Downtown Orlando Nightclub Nightclub celebrates a year of bararella showcasing to the public with creative, forward-thinking DJs of all generations with iconic Florida party planner: DJ Three. Although DJ Three (born Christopher Milo) now resides in New York City, he helped launch the Florida dance music scene in the 1990s with a DIY spirit of adventure that saw him take steps such as launching the dance music scene. first rave in the Southeast, bringing Moby to Florida, and playing countless house and techno sets in clubs in Orlando and Tampa. Not one to rest on his historic laurels – although there are plenty of them – DJ Three still regularly tours in clubs around the world and runs tasteful record companies, the latest being Hallucienda. See history repeat itself (and rewrite itself) this Friday.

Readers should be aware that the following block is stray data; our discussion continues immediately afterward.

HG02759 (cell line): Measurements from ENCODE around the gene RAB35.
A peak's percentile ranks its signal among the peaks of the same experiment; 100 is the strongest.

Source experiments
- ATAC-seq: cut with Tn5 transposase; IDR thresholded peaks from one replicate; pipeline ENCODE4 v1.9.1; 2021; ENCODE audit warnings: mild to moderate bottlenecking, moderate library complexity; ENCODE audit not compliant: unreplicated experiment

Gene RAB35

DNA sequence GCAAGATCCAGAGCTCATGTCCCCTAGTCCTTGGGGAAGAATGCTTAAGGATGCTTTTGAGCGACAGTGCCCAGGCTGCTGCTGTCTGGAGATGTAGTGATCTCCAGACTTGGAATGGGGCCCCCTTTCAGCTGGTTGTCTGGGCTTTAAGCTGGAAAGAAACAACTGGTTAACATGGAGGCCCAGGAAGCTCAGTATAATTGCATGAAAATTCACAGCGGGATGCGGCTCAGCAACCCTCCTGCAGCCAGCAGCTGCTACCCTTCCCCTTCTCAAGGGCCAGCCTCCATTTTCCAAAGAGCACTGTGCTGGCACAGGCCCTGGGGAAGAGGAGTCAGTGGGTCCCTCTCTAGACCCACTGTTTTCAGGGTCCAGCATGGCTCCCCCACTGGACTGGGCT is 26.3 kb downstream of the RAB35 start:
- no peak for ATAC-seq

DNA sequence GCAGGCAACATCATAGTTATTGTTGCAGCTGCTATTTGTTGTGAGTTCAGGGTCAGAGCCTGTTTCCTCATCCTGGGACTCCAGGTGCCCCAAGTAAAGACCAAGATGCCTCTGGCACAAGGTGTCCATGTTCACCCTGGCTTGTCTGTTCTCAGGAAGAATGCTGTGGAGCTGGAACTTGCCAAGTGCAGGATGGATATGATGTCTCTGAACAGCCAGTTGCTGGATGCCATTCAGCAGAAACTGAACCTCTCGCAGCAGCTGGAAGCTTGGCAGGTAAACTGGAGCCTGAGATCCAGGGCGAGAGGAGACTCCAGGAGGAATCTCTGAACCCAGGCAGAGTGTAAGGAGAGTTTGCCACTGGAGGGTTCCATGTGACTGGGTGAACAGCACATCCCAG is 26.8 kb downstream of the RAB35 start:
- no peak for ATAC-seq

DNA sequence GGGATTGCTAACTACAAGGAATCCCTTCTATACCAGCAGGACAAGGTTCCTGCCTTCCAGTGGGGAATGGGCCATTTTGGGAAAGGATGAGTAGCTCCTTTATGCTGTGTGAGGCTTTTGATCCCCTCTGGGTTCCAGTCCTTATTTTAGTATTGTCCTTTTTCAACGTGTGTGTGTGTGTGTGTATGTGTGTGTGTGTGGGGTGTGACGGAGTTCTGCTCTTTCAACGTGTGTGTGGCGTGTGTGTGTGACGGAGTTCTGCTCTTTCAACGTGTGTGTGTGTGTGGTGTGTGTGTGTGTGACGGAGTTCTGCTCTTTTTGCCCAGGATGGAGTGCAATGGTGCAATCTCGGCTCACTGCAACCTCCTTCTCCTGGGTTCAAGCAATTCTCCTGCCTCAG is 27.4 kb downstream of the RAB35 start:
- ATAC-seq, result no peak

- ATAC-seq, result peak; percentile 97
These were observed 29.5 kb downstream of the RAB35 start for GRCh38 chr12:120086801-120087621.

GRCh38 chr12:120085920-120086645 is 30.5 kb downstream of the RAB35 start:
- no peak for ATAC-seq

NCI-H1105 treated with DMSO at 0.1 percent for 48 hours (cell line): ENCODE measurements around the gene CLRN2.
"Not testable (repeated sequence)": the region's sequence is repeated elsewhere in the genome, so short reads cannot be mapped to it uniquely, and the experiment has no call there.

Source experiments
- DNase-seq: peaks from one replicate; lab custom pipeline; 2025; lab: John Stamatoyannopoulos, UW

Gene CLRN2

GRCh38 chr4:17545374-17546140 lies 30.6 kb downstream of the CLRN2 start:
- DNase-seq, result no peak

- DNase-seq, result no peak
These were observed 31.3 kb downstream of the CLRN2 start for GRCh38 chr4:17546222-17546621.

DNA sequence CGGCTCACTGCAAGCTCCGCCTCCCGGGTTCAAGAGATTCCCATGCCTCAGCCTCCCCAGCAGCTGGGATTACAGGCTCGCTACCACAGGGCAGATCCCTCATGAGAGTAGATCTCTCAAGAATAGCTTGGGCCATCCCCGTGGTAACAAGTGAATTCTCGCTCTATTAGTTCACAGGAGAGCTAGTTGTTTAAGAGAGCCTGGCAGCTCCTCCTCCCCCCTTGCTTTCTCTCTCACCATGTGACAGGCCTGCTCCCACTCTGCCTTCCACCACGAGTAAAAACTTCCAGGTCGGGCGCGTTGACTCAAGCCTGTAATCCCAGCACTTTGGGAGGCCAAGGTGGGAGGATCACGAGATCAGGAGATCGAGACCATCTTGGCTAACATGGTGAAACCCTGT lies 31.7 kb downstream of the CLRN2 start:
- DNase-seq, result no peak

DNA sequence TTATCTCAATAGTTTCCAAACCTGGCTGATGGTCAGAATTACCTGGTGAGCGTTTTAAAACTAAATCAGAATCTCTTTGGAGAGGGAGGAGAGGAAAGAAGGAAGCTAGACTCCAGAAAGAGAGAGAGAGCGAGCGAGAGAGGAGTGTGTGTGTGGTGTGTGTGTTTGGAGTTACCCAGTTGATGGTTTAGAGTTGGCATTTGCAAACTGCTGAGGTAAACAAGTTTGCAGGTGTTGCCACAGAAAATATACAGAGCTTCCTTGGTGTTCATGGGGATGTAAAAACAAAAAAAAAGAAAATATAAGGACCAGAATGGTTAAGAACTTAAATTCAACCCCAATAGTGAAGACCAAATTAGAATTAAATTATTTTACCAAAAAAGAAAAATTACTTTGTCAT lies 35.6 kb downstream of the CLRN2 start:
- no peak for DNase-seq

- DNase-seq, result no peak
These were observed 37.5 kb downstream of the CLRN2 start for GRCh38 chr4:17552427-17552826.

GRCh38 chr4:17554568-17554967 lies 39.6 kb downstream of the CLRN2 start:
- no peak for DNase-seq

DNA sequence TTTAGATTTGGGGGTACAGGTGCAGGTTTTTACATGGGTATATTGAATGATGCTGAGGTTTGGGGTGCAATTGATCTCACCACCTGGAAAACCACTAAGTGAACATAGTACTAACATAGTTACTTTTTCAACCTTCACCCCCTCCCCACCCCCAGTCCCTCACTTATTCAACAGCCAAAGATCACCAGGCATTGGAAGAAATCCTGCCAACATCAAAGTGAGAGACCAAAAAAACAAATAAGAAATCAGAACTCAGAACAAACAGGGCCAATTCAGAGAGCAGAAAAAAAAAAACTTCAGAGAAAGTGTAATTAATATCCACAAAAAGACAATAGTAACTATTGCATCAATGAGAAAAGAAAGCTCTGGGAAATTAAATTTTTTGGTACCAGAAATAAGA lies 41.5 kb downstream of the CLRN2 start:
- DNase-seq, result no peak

Orlando Weekly: Taking a look at your history of playing in Orlando, tell us about some of your favorite shows that you have played over the years. You’ve performed for everyone, from Q-Burns Abstract Message for its Club Queso and DJ Icee at the Edge parties to your own parties at Firestone in the 1990s and recently for Infiltr8: Celebr8 at Iron Cow.